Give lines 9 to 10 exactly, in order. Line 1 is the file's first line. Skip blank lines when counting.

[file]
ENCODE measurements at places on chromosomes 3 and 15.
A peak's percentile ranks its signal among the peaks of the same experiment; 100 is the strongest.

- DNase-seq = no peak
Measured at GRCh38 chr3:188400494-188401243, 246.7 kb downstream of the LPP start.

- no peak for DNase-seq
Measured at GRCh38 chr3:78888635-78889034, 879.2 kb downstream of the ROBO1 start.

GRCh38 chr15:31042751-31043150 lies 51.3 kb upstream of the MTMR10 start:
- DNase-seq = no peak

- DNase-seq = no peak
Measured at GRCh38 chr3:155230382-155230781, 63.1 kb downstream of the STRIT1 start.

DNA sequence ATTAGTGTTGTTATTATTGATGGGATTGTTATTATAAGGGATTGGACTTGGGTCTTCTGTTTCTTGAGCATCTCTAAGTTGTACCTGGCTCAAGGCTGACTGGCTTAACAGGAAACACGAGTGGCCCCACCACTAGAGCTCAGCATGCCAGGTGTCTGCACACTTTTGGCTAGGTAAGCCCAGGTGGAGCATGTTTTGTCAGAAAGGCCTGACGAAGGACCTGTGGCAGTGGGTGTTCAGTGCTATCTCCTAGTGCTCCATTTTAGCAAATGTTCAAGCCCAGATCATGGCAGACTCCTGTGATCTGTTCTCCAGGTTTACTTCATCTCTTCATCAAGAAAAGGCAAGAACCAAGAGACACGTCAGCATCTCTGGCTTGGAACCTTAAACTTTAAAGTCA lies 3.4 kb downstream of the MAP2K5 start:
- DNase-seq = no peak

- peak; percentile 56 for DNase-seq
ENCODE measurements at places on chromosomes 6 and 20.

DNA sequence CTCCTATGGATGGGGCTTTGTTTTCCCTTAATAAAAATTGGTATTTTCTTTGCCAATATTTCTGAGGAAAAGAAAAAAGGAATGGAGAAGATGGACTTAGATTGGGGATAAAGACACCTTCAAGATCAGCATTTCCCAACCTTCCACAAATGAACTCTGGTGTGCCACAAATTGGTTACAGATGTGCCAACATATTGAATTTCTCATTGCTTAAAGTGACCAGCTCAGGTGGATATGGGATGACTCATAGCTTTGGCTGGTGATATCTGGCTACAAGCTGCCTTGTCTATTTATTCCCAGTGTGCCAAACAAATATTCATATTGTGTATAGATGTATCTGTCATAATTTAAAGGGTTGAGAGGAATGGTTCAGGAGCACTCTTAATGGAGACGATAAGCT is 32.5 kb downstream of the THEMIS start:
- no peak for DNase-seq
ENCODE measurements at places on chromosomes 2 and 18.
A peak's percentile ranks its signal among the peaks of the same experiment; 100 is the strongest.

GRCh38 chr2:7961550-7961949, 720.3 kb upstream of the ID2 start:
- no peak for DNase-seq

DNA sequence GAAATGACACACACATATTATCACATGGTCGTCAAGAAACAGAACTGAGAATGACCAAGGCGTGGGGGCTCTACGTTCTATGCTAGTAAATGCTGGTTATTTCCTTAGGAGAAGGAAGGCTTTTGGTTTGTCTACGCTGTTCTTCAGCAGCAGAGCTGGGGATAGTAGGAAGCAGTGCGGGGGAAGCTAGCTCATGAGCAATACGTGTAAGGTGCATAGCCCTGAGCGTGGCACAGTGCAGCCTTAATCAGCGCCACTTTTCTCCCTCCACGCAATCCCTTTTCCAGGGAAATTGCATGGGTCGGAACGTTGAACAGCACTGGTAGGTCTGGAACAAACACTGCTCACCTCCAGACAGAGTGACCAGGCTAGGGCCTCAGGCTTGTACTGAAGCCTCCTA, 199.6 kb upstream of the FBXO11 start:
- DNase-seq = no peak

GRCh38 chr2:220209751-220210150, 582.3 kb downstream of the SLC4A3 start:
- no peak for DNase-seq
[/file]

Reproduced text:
- DNase-seq = no peak
Measured at GRCh38 chr3:155230382-155230781, 63.1 kb downstream of the STRIT1 start.